A potential future win by landlords could set off a chain reaction nationwide, inviting legal challenges to other rent control laws in place across the country while delivering a blow to advocates of rent control regimes.

Rent Control Regime in Focus

The appeals that the Supreme Court denied on Feb. 20 stemmed from the rewriting of New York’s rent control rules in 2019, making changes that many tenants considered a blessing but landlords saw as a curse.
New York’s rent control laws have wiped out an estimated $75 billion of the value of rent-stabilized units, according to Maverick Real Estate Partners, a New York investment manager, per Bloomberg.

Landlord Lewis Barbanel, owner of Barberry Rose Management Inc. in Woodmere, New York, told Bloomberg that tighter rent control rules violate private property rights and discourage renovation and construction, worsening the housing shortage.

“The politicians are defunding these buildings,” he told the outlet. “They’re trying to create a situation where the owners fail.”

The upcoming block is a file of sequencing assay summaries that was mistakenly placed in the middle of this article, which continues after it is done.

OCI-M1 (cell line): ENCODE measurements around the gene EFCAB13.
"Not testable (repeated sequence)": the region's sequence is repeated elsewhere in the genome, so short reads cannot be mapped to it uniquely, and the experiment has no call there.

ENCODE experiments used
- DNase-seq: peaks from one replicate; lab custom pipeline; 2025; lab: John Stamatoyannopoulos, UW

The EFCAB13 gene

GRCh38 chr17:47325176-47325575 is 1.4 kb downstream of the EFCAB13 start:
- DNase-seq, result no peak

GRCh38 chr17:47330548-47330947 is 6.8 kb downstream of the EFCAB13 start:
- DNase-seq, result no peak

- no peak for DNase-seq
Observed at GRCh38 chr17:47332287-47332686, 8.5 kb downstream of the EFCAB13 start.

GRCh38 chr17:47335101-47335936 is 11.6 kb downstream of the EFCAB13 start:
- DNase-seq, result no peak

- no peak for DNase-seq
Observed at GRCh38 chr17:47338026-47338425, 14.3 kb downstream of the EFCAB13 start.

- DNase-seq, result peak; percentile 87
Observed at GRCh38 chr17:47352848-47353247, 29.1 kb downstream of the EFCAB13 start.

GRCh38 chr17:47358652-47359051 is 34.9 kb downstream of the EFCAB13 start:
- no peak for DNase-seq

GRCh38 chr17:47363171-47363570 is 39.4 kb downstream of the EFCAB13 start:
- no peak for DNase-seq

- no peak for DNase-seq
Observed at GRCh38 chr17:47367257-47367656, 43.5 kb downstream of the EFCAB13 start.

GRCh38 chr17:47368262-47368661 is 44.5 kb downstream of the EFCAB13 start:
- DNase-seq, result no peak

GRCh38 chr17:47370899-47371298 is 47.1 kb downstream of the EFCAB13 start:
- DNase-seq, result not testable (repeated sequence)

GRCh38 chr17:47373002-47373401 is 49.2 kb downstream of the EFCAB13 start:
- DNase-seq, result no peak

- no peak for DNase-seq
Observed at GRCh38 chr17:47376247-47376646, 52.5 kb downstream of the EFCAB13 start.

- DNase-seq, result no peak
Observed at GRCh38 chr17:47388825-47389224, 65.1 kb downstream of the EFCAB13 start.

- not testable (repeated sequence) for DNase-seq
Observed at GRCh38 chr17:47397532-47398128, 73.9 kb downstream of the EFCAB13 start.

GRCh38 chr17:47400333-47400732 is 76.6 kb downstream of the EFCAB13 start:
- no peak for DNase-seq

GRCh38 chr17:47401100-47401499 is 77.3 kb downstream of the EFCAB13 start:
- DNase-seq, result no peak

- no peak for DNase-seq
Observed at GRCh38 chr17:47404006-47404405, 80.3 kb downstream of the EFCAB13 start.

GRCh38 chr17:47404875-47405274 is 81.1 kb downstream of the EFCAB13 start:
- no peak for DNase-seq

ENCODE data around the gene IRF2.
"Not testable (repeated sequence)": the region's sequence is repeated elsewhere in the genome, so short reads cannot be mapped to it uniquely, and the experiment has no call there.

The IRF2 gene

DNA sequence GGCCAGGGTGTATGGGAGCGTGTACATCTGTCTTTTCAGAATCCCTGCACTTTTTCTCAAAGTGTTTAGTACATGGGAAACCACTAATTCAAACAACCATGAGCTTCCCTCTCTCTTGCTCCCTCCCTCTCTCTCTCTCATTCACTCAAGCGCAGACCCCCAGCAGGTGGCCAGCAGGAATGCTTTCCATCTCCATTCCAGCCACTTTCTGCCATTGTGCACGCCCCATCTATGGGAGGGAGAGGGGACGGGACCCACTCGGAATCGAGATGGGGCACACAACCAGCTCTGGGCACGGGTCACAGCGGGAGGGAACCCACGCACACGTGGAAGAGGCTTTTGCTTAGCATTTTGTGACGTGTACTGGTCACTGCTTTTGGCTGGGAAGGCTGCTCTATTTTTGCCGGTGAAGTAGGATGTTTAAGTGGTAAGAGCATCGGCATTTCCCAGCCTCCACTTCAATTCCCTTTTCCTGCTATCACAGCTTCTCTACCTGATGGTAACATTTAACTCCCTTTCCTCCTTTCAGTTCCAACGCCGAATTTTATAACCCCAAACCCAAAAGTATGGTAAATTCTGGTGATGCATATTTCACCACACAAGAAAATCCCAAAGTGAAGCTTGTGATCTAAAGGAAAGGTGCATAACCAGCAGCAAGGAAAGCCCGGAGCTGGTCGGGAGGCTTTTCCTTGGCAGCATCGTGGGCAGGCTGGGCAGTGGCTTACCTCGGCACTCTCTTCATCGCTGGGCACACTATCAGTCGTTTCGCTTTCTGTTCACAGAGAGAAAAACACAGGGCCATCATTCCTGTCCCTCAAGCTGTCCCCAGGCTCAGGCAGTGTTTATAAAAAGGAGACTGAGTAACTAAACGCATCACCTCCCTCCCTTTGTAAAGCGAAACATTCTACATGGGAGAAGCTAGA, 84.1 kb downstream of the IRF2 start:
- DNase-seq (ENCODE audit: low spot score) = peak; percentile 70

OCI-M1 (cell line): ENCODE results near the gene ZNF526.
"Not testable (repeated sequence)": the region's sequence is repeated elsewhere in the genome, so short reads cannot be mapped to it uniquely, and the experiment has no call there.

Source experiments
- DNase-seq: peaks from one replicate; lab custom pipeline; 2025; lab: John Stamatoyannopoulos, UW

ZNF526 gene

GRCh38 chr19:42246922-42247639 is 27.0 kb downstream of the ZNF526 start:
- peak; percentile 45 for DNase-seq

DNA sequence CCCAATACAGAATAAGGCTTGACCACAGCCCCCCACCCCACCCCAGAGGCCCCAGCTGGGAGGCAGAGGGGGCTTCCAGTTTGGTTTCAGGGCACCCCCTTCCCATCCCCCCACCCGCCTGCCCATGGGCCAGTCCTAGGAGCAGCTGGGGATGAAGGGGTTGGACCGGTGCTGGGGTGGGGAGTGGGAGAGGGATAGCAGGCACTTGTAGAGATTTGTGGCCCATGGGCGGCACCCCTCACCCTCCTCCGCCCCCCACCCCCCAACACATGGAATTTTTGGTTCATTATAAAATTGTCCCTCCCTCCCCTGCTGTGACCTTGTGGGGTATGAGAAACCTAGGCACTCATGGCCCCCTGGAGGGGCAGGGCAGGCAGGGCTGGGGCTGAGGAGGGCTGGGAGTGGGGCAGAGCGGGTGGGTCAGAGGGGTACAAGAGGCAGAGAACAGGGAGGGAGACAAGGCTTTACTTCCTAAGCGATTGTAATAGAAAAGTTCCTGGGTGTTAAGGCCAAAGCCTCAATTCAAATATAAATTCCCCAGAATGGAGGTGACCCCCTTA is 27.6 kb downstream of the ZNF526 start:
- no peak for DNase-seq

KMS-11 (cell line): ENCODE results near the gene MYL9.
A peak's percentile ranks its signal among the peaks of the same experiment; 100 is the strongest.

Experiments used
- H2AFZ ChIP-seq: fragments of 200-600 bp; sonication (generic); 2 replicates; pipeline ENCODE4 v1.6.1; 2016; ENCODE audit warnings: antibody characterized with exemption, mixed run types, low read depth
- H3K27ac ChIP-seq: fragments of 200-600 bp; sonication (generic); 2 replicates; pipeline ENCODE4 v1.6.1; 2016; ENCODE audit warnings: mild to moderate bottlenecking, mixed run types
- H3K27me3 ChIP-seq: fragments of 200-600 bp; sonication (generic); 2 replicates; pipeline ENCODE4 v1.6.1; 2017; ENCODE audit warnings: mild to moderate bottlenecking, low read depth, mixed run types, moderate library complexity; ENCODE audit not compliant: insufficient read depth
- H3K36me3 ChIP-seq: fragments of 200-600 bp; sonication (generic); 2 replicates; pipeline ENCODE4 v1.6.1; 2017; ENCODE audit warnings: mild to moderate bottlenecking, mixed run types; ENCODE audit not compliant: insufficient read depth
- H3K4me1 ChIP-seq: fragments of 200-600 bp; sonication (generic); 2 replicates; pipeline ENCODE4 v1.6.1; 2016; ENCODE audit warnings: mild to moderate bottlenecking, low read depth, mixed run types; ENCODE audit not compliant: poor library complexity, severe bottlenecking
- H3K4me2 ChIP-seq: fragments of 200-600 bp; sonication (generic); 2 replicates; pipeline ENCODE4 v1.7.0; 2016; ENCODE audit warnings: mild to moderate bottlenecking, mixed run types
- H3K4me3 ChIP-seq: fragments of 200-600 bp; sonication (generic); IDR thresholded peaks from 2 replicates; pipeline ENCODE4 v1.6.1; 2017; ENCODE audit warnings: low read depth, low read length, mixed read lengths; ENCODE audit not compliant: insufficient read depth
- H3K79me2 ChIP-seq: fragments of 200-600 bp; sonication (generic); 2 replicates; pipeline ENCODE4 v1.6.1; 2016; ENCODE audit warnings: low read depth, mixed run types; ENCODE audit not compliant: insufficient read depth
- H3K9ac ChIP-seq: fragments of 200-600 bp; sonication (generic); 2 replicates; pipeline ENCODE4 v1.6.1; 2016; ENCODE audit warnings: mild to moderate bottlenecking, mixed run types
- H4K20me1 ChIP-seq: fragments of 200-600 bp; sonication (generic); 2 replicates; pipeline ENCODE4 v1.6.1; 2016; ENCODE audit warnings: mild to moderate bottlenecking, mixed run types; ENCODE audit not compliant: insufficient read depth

Cea Weaver, campaign coordinator of Housing Justice for All, an organization that advocates for New York’s rent control laws, issued a statement in support of the Supreme Court decision not to take up the landlord appeals.

“Today the United States Supreme Court has confirmed what we’ve known all along: rent stabilization is here to stay,” she said in a statement.

“For decades, New York’s rent stabilization system has kept hundreds of thousands of New Yorkers in their homes, even as market pressures increase.”

Economists argue that rent control distorts markets, leading to housing shortages and increasing rents in buildings that aren’t subject to regulatory rent caps.

Some lawmakers see rent control as part of a fight to use government power to flatten hierarchies and equalize outcomes.